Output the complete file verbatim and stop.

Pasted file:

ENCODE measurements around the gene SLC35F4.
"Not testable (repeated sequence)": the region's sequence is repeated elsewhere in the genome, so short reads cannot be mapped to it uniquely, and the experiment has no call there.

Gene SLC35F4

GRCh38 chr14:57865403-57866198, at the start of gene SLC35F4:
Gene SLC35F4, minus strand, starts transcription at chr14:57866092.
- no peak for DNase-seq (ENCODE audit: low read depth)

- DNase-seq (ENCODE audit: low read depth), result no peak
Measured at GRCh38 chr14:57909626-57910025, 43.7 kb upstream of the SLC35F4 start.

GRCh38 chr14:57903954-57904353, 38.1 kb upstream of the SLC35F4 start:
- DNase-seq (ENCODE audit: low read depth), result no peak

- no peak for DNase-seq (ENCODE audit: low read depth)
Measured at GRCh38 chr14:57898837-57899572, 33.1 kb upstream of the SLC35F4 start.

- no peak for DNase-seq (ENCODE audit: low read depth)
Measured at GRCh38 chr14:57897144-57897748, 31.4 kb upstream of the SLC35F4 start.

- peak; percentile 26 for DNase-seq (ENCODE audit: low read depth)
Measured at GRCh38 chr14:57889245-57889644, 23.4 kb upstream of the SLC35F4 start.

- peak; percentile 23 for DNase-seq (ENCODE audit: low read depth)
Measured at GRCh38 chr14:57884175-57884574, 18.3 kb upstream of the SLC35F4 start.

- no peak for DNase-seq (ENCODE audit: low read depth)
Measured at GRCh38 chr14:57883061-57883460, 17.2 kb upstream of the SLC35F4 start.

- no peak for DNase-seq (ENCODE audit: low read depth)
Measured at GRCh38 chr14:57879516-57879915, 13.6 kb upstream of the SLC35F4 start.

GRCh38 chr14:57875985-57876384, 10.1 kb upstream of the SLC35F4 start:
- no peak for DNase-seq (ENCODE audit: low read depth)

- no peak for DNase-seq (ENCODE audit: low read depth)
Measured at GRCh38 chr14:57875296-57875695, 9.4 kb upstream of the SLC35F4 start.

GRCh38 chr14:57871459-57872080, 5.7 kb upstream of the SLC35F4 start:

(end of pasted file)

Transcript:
ENCODE measurements around the gene SLC35F4.
"Not testable (repeated sequence)": the region's sequence is repeated elsewhere in the genome, so short reads cannot be mapped to it uniquely, and the experiment has no call there.

Gene SLC35F4

GRCh38 chr14:57865403-57866198, at the start of gene SLC35F4:
Gene SLC35F4, minus strand, starts transcription at chr14:57866092.
- no peak for DNase-seq (ENCODE audit: low read depth)

- DNase-seq (ENCODE audit: low read depth), result no peak
Measured at GRCh38 chr14:57909626-57910025, 43.7 kb upstream of the SLC35F4 start.

GRCh38 chr14:57903954-57904353, 38.1 kb upstream of the SLC35F4 start:
- DNase-seq (ENCODE audit: low read depth), result no peak

- no peak for DNase-seq (ENCODE audit: low read depth)
Measured at GRCh38 chr14:57898837-57899572, 33.1 kb upstream of the SLC35F4 start.

- no peak for DNase-seq (ENCODE audit: low read depth)
Measured at GRCh38 chr14:57897144-57897748, 31.4 kb upstream of the SLC35F4 start.

- peak; percentile 26 for DNase-seq (ENCODE audit: low read depth)
Measured at GRCh38 chr14:57889245-57889644, 23.4 kb upstream of the SLC35F4 start.

- peak; percentile 23 for DNase-seq (ENCODE audit: low read depth)
Measured at GRCh38 chr14:57884175-57884574, 18.3 kb upstream of the SLC35F4 start.

- no peak for DNase-seq (ENCODE audit: low read depth)
Measured at GRCh38 chr14:57883061-57883460, 17.2 kb upstream of the SLC35F4 start.

- no peak for DNase-seq (ENCODE audit: low read depth)
Measured at GRCh38 chr14:57879516-57879915, 13.6 kb upstream of the SLC35F4 start.

GRCh38 chr14:57875985-57876384, 10.1 kb upstream of the SLC35F4 start:
- no peak for DNase-seq (ENCODE audit: low read depth)

- no peak for DNase-seq (ENCODE audit: low read depth)
Measured at GRCh38 chr14:57875296-57875695, 9.4 kb upstream of the SLC35F4 start.

GRCh38 chr14:57871459-57872080, 5.7 kb upstream of the SLC35F4 start: